Monday, 17 December, 2018, 8:24 PM
Home Op-Ed

Save the rivers of Bangladesh

Published : Friday, 7 December, 2018 at 12:00 AM Count : 1159
Tarequl Islam Munna

River is one of the most important blessings in nature for all mankind, which the 160 million people of the country depend on for food, water and habitation. At the same the nature is also adverse when the river does not flow without the natural volume of flow of the hydrological principles of water resources. Today's rivers of Bangladesh are the worse victim of pollution, especially in the capital Dhaka and its surrounding rivers pollution levels are high. That is why the present situation of the river pollution is very critical to retrieve natural volume of the rivers flow throughout the country.
Due to rapid growth of population, unplanned city expansion, industrialization and urbanization the rivers surrounding the capital cities surface and ground water of the country is unprotected from production of household waste, medical waste, industrial waste, toxic chemicals waste from factories are posing a serious threat to human health in the capital city and to aquatic flora and fauna found in water bodies throughout the river and its canal system. The careless disposal of untreated wastewater and solid waste in to the rivers and its water system significantly contributes to the poor quality of the water. The water quality not only depends on the water itself but also depends on the toxic substances into the other ecosystem.
Government declared Dhaka city is surrounding river Buriganga, Turag, Balu and the river Shitalakhya as Ecologically Critical Area (ECA) in 2009. Buriganga is still considered one of the most highly polluted rivers in the world. Reckless pollution and river-bank grabbing continue to afflict other rivers including Dhaleshwari, Bangshi, Karnaphuli, Mayur, Rupsha, Bhairab, Surma and the river Brahmaputra are also being polluted.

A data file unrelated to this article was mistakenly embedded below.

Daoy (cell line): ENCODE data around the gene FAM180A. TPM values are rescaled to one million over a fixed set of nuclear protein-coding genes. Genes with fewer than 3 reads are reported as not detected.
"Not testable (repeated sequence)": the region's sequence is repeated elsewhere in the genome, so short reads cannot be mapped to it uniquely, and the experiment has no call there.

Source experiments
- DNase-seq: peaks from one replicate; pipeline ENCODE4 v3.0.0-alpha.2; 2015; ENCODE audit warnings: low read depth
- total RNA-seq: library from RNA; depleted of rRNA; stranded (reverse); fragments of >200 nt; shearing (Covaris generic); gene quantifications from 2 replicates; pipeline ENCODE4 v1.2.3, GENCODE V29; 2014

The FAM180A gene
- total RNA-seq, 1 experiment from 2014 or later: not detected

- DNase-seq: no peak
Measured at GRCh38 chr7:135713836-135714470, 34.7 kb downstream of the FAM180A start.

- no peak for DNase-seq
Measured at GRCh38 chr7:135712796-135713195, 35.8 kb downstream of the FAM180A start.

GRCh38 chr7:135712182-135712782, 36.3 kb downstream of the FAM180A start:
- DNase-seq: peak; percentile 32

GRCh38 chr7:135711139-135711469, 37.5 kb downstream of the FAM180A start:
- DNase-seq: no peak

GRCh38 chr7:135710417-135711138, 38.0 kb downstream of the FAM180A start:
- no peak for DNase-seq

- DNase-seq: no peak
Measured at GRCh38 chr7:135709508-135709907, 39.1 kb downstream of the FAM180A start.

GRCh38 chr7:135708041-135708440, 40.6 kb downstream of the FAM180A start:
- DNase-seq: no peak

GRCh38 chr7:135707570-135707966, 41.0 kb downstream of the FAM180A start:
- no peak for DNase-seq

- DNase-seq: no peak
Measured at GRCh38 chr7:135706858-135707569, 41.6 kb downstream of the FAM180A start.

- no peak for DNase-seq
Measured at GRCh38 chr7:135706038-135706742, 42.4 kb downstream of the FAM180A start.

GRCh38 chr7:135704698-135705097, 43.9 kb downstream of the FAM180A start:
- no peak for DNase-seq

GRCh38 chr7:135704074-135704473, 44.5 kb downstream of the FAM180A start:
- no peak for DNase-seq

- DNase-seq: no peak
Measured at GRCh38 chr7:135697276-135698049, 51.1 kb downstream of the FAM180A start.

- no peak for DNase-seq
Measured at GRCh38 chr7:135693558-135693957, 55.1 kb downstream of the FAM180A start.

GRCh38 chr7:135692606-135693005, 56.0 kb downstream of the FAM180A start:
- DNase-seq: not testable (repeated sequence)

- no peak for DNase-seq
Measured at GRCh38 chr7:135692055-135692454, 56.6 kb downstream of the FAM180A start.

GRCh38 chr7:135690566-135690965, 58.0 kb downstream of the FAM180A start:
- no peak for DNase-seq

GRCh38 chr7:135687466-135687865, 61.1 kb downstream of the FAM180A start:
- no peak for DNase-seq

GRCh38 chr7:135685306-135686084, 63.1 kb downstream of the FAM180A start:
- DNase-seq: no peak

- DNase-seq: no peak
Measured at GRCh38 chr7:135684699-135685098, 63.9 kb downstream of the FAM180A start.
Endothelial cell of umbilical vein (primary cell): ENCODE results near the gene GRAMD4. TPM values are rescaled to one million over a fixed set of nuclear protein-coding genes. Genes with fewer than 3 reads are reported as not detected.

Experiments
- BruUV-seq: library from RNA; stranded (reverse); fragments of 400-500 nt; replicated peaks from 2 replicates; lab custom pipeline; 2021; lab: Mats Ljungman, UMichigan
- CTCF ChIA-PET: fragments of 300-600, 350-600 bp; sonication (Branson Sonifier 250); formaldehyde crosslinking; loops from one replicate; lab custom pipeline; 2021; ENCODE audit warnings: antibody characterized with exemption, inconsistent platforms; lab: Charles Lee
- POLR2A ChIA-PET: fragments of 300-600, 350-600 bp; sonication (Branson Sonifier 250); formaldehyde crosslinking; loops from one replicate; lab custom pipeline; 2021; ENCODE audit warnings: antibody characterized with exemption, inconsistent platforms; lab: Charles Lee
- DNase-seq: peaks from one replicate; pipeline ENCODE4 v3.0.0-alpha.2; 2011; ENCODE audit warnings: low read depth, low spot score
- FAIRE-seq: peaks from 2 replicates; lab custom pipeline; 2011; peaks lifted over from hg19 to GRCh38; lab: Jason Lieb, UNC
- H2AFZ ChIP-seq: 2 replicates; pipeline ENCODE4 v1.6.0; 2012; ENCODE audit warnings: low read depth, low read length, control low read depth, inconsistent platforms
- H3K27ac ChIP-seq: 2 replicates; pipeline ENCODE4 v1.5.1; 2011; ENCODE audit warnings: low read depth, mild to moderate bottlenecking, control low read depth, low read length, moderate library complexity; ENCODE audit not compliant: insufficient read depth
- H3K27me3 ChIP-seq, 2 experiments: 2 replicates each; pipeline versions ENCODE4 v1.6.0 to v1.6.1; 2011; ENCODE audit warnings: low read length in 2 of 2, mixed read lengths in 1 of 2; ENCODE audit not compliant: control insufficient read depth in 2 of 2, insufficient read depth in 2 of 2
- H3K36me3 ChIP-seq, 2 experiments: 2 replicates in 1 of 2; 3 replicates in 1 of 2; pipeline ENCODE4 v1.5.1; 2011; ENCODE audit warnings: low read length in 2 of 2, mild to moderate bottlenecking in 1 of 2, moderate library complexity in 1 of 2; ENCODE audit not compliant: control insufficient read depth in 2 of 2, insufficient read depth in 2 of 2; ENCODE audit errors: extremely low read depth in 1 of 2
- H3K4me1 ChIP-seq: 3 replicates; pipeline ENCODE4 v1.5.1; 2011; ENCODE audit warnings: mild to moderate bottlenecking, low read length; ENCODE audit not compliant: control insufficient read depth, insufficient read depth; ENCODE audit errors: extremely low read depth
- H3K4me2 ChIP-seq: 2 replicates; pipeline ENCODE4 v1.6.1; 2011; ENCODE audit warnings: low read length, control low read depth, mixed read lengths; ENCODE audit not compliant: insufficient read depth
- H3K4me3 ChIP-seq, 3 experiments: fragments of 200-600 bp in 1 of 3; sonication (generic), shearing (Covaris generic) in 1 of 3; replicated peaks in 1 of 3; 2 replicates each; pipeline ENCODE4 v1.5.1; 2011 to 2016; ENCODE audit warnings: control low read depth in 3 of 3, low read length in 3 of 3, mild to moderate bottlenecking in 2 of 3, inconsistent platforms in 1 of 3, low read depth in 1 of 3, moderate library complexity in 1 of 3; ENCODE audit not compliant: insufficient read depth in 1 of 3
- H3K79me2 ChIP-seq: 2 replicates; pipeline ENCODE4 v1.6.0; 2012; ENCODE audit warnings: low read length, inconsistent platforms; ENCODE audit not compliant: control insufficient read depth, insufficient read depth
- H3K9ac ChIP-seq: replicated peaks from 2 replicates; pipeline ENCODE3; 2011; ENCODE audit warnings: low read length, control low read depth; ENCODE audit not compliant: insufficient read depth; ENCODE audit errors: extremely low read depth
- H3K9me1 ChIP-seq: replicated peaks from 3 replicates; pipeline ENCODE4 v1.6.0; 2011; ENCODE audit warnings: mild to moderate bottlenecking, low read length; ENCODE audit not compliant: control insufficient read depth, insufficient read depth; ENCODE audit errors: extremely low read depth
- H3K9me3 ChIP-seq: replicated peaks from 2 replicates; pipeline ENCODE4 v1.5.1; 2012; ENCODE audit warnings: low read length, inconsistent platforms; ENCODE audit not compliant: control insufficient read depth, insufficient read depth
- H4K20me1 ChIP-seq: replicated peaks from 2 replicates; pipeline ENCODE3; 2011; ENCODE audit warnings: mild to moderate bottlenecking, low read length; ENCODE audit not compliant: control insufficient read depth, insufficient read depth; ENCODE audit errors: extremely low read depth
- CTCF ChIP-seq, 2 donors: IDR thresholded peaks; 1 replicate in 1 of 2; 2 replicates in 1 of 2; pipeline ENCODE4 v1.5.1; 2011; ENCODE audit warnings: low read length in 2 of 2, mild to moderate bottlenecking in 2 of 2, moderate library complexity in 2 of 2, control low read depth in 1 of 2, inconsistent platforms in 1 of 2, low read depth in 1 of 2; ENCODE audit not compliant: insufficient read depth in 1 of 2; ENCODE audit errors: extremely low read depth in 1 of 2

Buriganga River: Buriganga River a tide-influenced river passing through west and south of Dhaka City. There is a traditional story behind naming it. In ancient times one course of the Ganges used to reach the Bay of Bengal through Dhaleshwari. This course gradually shifted and ultimately lost its link with the main channel of the Ganges and was renamed as the Buriganga. The water levels during high and low tides in this river astonished the Mughals.
The Buriganga originated from the Dhaleshwari near Kalatia. Its average width and depth are 400 Meter (m) and 10m respectively. This river is only 27 Kilometer (km) long. The Turag has joined the Buriganga at Kamrangirchar of Dhaka City. In fact, the main flow of the Buriganga comes from the Turag. It meets with the Dhaleshwari at Munshiganj.
The present head of the Buriganga near Chhaglakandi has silted up and opens only during flood, but the lower part is still open throughout the year. The downstream junction with the Dhaleshwari fluctuates from time to time according to changes in the position of the latter river; at present it lies about 3.22 km southwest of Fatullah. Its course by Dhaka is stable, fixed by the resistant clays marking the southern edge of the Madhupur tract. (Banglapedia, 2015).   
Due to Industrial effluent, untreated sewage, domestic wastewater (human, food and factory waste), rivers water body becomes toxic pollution. In the dry season, the dissolved oxygen (DO) level becomes very low.  The pollutants have dissolved all Biochemical Oxygen Demand (BOD) in the bank of the river Buriganga and its call biologically dead river like a septic tank. There is no fish or aquatic life in this river apart from zero oxygen survival kind of organisms.
According to the UNB, water experts Prof Ainun Nishat and Buet Prof Md Mujibur Rahman and green activists Poribesh Bachao Andolon (POBA) Chairman Abu Naser Khan and Bangladesh Paribesh Andolan (BAPA) General Secretary MA Matin also said it is not possible to fully improve the water quality of the Buriganga without preventing pollution by other industries, Dhaka Wasa and city corporation.